March 09, 2004

Side Effects: Quote of the Day

Here's a speech Jack Guynn, the President of the Atlanta Fed gave last week on real estate and interest rates. It's the first time I've heard a member of the Fed worry publicly about excess capacity in the housing market, and then go on to identify it as an unintended side affect of the low interest rate environment. "But just as a doctor shouldn't overmedicate the patient, one always should be sensitive to the potential for unintended side effects of maintaining an accommodative policy for too long. Put differently, if my forecast for robust economic growth materializes, then, at some point, a fed funds rate of 1 percent will no longer be the best policy." My question is this: will a Fed funds rate of 1 percent be the best policy if the unintended side effects (excess housing capacity) keep building up and the Fed's forecast for "robust economic growth" does NOT materialize? What will the Fed do then? Raise rates anyway to pop the mortgage bubble? Doubtful. But two weeks ago we have Greenspan fretting in front of Congress about the systemic risk of the GSEs. And why not? With assets of over $1.6 trillion (mostly mortgages), Fannie and Freddie are larger than Citibank. According to the FM Policy Focus, if Fannie and Freddie defaulted on theiroustandingg debt, a taxpayer financed bailout would cost $16,434 per American. Of course it's not just Fannie and Freddie at risk. It's anyone who owns a bond sold by Fannie and Freddie. A lot of people own GSE bonds. The FDIC recently reported thatf ederally insured institutions own 17% of Fannie and Freddie's $1.8 trillion in direct debt obligations. But that's not all. Over 40% of the $1.9 trillion mortgage pool argument (bonds guaranteed by the GSEs) are owned by Federally insured institutions. One way or another, taxpayers are on the hook for at least some of the fallout from a GSE default. And then there's housing and real estate pricesthemselvess, which havebenefitedd so much from the GSE-financed boom. Today, I'll let Fed President Guynn have the last words. "At the risk of bringing this caution closer home to you and your businesses, let's think about commercial real estate. Coming off the building boom of the late 1990s, the economic downturn in 2001 was an unpleasant surprise. Office vacancy rates in the Atlanta area swelled to well over 20 percent as businesses began to slash payrolls and emptied large amounts of office and industrial space. "As it happened, low interest rates eased carrying costs and encouraged ongoing investment despite the high vacancies. I expect the Fed's accommodative policy is popular with many in this room, but some in your industry have stressed to me that at some point it will be appropriate, and helpful, to allow interest rates to return to more normal levels so that the market sorts itself out in an orderly way and returns to balance. As I said earlier, I want to avoid a situation where businesses begin to assume that policy, which was put in place to deal with a temporary economic circumstance, mistakenly becomes incorporated into business planning as the normal policy environment. "Another example strikes even closer to home for me. My son, Mike, after some terrific years with Charlie Brown and Rick O'Brien in commercial real estate development, moved into residential development in 1997. If I think about the six years Mike has now been in residential development, I realize he has not seen a downturn in the business and in fact has been riding the wave of low mortgage rates and historical rates of home building. As you might guess, Mike and I have had some interesting father-son talks about the seductive lures of such an extraordinary period. I think, at least I hope, Mike understands that, as rates move back to more typical levels at some point, some part of his business may be vulnerable -- that part induced by temporarily low rates alone. I hope he and others in the business have not assumed in their long-term business plans that this extraordinary period will continue indefinitely. And let's hope they are not creating new pockets of excess capacity that will have to be worked off as conditions return to normal." Okay, I was wrong. I'll take the last word after all. My forecast is that there is more to worry about than the pockets of excess housing capacity, although that could certainly be a catalyst for the inevitable correction. The biggest pocket of excess capacity itself is the mortgage lending market and the bonds of the GSES, now owned by so many Americans, albeit unwittingly. Working off that excess will be anything but normal.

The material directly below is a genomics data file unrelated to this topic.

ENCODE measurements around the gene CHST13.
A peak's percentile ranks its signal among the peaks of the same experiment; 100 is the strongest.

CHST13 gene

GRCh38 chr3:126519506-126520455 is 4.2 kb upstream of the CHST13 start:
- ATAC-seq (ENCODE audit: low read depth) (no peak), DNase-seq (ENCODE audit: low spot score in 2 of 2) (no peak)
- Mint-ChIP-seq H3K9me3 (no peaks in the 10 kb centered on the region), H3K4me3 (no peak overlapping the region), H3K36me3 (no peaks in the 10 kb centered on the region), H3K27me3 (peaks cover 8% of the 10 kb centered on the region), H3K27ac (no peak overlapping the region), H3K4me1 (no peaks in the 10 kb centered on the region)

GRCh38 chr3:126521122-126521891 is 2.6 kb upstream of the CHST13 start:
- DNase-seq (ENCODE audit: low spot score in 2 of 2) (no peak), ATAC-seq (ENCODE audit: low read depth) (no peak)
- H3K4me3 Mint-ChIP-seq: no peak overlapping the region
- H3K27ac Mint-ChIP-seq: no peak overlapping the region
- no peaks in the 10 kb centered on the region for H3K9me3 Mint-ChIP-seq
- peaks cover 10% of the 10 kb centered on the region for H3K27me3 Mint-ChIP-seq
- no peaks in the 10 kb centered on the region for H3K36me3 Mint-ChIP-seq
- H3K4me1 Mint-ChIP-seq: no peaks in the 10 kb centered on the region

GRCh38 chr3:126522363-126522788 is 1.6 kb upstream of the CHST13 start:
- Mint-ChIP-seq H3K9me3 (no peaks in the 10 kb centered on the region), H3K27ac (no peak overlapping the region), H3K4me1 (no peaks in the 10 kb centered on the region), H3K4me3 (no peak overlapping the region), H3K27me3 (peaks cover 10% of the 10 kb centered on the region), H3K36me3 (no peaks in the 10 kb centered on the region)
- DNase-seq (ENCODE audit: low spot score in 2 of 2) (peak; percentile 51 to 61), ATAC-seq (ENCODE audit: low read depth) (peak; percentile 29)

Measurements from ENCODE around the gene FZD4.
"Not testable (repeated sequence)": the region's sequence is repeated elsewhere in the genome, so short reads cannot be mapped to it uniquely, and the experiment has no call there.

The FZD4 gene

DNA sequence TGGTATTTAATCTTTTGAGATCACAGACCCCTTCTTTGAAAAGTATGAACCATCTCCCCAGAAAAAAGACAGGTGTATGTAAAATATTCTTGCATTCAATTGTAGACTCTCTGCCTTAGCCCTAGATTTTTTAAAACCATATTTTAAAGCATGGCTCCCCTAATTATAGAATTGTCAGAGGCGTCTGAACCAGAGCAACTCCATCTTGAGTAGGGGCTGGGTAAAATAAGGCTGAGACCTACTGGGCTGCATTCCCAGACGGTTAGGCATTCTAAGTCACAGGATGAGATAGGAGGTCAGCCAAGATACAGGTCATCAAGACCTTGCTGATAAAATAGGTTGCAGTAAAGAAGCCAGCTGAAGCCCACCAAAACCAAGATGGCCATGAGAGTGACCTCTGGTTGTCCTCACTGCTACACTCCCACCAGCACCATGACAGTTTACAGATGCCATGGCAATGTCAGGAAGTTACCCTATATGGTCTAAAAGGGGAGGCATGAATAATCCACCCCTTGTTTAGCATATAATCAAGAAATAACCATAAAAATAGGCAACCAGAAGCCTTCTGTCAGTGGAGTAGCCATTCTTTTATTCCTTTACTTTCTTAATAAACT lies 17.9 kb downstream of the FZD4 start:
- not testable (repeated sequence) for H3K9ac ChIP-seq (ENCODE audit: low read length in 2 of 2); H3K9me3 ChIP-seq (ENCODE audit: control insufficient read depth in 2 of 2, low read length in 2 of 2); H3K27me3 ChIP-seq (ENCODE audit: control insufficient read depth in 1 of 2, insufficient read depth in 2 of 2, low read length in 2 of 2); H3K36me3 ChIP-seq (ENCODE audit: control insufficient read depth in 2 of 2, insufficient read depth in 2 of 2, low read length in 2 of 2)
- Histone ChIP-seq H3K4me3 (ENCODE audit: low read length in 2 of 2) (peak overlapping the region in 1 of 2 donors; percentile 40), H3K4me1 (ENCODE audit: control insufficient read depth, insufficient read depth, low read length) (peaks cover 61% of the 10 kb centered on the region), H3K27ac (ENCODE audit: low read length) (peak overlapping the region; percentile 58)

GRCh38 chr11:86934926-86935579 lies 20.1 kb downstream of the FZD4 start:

Post a Comment

<< Home